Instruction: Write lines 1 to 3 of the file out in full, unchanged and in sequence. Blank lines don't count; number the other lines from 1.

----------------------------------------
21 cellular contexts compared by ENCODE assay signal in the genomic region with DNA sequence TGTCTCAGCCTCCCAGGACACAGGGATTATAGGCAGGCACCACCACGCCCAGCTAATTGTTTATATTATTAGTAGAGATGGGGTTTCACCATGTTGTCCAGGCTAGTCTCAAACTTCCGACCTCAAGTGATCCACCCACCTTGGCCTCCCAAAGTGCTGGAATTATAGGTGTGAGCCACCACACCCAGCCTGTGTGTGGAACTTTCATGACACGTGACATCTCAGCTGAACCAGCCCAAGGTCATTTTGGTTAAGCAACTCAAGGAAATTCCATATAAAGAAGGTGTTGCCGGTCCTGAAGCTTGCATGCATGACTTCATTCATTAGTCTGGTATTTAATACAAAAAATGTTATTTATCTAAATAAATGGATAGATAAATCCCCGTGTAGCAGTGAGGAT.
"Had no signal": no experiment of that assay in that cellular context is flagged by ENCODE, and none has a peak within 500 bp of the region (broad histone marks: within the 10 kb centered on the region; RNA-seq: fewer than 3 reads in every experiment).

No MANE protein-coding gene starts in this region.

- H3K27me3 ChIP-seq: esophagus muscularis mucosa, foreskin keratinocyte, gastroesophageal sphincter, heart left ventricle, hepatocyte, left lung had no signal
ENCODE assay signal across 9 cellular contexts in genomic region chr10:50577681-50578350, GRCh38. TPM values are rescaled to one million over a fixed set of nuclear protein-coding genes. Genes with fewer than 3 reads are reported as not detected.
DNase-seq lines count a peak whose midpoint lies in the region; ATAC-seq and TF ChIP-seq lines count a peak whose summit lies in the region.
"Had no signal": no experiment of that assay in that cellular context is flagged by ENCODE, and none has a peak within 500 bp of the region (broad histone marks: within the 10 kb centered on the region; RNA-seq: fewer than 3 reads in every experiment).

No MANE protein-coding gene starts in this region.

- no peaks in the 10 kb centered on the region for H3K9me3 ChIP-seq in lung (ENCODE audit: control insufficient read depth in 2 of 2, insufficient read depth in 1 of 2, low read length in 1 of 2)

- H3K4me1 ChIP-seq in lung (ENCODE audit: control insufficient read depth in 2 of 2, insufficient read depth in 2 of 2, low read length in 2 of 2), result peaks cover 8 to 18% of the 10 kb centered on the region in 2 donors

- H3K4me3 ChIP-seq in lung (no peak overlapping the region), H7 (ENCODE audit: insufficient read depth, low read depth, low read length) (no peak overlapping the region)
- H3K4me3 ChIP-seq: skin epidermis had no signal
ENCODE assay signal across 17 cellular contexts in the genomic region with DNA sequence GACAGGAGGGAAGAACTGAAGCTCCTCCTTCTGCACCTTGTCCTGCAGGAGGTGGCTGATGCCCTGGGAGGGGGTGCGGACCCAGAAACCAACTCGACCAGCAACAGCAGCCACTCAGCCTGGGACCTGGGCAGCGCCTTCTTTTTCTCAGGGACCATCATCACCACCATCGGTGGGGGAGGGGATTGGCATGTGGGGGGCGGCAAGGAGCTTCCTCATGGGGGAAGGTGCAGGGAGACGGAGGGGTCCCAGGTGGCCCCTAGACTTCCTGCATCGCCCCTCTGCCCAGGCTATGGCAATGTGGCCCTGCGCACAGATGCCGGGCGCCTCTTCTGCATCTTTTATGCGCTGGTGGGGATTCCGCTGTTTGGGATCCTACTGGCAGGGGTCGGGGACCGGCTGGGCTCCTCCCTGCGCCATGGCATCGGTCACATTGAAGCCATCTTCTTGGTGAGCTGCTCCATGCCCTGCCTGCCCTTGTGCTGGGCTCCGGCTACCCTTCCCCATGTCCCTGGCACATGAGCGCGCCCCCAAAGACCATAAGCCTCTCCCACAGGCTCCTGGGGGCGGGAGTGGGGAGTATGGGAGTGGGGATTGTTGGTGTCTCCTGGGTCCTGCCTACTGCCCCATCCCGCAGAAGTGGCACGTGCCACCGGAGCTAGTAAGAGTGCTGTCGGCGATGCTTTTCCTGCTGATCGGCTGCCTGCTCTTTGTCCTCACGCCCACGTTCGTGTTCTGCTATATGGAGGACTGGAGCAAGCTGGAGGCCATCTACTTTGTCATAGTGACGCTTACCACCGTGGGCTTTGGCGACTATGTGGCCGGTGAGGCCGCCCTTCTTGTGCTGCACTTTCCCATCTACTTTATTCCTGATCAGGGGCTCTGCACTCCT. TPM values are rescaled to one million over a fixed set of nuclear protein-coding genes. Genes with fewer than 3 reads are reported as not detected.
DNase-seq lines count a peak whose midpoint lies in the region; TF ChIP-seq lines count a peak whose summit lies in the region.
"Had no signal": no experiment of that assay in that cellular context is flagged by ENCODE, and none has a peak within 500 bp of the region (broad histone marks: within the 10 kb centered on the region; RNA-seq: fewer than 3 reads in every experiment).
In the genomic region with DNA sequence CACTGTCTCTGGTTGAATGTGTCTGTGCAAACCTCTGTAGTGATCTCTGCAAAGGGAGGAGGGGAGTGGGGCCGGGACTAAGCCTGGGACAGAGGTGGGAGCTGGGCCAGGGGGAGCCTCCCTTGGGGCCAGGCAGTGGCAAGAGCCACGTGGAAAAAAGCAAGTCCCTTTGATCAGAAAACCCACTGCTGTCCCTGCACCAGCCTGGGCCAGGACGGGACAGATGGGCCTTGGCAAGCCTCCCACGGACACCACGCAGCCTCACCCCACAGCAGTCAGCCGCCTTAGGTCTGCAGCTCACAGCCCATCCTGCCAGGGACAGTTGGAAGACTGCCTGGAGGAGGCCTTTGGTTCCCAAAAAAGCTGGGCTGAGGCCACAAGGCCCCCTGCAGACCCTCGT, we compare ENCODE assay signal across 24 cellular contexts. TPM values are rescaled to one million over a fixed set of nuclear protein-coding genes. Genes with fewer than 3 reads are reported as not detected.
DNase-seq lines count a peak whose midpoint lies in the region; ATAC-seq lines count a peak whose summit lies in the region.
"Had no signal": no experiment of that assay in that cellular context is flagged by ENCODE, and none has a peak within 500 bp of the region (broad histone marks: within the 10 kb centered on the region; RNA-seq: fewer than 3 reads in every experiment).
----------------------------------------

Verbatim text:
21 cellular contexts compared by ENCODE assay signal in the genomic region with DNA sequence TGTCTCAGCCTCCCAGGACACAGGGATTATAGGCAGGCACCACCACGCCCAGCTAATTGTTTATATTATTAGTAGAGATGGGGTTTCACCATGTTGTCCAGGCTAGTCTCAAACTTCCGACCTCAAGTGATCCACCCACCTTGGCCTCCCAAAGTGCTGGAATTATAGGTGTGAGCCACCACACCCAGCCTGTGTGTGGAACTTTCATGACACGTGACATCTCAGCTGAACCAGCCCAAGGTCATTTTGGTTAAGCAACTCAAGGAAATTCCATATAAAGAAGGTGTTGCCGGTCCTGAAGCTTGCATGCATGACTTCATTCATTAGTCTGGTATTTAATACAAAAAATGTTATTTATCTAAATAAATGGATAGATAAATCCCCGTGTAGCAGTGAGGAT.
"Had no signal": no experiment of that assay in that cellular context is flagged by ENCODE, and none has a peak within 500 bp of the region (broad histone marks: within the 10 kb centered on the region; RNA-seq: fewer than 3 reads in every experiment).

No MANE protein-coding gene starts in this region.